reported to the FDA include respiratory problems, dysphagia, seizure,
flulike syndrome, facial and other muscle weakness, ptosis, and skin
and injection site reactions[32]
Acetylcholine
19
Ach is a neurotransmitter that transmit signals from one neuron to
another or from neuron to muscle to produce action potential .
Ach was the first neurotransmitter to be identified and its old name
was "vagusstoff".
the type of receptors that Ach act on is cholinoceptors (muscarinic,
nicotinic)
Ach is synthesized at axon terminal by Ach transferase and
hydrolyzed by choline esterase and both are present in neuron
terminal.
Ach is the substance of nervous system that activate skeletal muscle
.
myasthenia gravis is a popular autoimmune disease occur due to
the antibodies directed against Ach receptors and cause muscle
weakness and many other symptoms .
Alzhiemer disease is very popular age related neurodegenerative
disease cause loss of recent memory and disorientation and loss of
motivation , it related also to deficiency in Ach.
blocking or mimicking the action of Ach have many uses in medicine
, drug that acting on Ach receptor either "agonist" or "antagonist".
Blocking the release of Ach at neuromuscular junction by
"botulinum toxin" ( BTX) have a wide range of uses in medicine
especially in plastic surgery and many other uses.
Acetylcholine
20
1-Tiwari, Prashant; Dwivedi, Shubhangi; Singh, Mukesh Pratap; Mishra, Rahul;
Chandy, Anish (2017-05-15). "Basic and modern concepts on cholinergic
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Nathanson N.M., Silva A.J. Selective cognitive dysfunction in acetylcholine M1
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3- Dale H.H. (1914) The action of certain esters and ethers of choline, and their
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10- Njus D, Kelley P, Harnadek G J. Bioenergetics of secretory vesicles. Biochim.
Biophys. Acta. 1987;853:237–265.
11- Davenport H W. Early history of the concept of chemical transmission of the
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12-Baevsky RM, Baranov VM, Funtova II, Diedrich A, Pashenko AV, Chernikova
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Acetylcholine
21
control during prolonged spaceflights aboard the International Space Station. J
Appl Physiol. 2007;103:156–161.
13- Bungo MW, Charles JB, Johnson PC., Jr Cardiovascular deconditioning
during space flight and the use of saline as a countermeasure to orthostatic
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Epub 2014 Feb 13.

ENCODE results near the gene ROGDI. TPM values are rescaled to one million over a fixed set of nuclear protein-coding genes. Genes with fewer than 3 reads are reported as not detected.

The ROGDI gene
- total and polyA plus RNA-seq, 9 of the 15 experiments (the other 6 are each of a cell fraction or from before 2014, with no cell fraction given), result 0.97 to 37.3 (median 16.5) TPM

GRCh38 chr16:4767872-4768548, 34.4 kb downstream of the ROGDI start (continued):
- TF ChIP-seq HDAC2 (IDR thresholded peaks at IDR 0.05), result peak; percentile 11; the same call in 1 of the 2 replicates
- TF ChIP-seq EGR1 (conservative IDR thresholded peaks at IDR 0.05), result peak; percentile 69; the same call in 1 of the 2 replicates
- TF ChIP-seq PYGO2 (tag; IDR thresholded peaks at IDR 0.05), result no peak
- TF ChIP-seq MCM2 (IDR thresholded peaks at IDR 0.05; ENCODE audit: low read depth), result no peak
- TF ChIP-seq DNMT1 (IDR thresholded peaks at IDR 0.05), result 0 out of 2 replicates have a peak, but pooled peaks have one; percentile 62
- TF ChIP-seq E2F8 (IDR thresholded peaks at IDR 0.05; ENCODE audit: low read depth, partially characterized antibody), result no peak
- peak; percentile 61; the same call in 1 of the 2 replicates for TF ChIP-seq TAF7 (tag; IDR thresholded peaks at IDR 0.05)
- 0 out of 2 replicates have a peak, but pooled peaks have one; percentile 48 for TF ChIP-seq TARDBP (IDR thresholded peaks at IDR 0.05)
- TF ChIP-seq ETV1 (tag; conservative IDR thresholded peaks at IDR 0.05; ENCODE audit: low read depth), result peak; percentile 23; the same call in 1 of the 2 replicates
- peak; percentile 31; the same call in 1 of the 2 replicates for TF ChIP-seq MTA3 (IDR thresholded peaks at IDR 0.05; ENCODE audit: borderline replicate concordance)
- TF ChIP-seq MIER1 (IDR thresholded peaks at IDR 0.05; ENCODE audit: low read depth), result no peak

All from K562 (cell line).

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b158.
18-"Dementia Fact sheet N°362". World Health Organization. March 2015.
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20-
https://www.medicinenet.com/pilocarpine/article.htm#is_pilocarpine_safe_to
_take_if_i'm_pregnant_or_breastfeeding.
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Pharmacology 3rd edition, Lippincott's Illustrated Reviews, 2008, p. 51.
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intolerance". Annals of Pharmacotherapy. 41 (2): 314–8.
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new indications. Muscle Nerve Suppl. 1997. 6:S129-45.
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botulinum toxin type A in managing chronic musculoskeletal pain: a systematic
review and meta analysis. Inflammopharmacology. 2011 Feb. 19(1):21-34.
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injections for adults with overactive bladder syndrome. Cochrane Database
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1994 Jul. 94(1):94-9.
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Acetylcholine 2018

  • 1. pharmacology Done by.… Ali Neemah Hussain University of Baghdad College of Medicine Student Selected Component
  • 2. Acetylcholine 1 1) Introduction _____________________________________ 1 2) Definition of Ach _________________________________ 1 3) history of discovery of Ach _________________________ 2 4) synthesis and release of Ach _______________________ 3 5) mechanism of action of Ach _______________________ 4 6) sites and function of Ach _________________________ 6 7) clinical correlates to Ach(myasthenia gravis , Alzhiemer) 10 8) pharmacology __________________________________ 13 9) Boutilinium toxin ________________________________ 16
  • 3. Acetylcholine 2 Acetylcholine (ACh):- is an organic chemical that functions in the brain and body of many types of animals, including humans, as a neurotransmitter—a chemical released by nerve cells to send signals to other cells.Its name is derived from its chemical structure: it is an ester of acetic acid and choline. Parts in the body that use or are affected by acetylcholine are referred to as cholinergic.[1] Acetylcholine is the neurotransmitter used at the neuromuscular junction—in other words, it is the chemical that motor neurons of the nervous system release in order to activate muscles. .Acetylcholine is also used as a neurotransmitter in the autonomic nervous system, both as an internal transmitter for the sympathetic nervous system and as the final product released by the parasympathetic nervous system.[2] Acetylcholine (ACh) was first identified in 1915 by Henry Hallett Dale for its actions on heart tissue[3]. It was confirmed as a neurotransmitter by Otto Loewi, who initially gave it the name Vagusstoff because it was released from the vagus nerve. Both received the 1936 Nobel Prize in Physiology or Medicine for their work. Acetylcholine was also the first neurotransmitter to be identified.[4]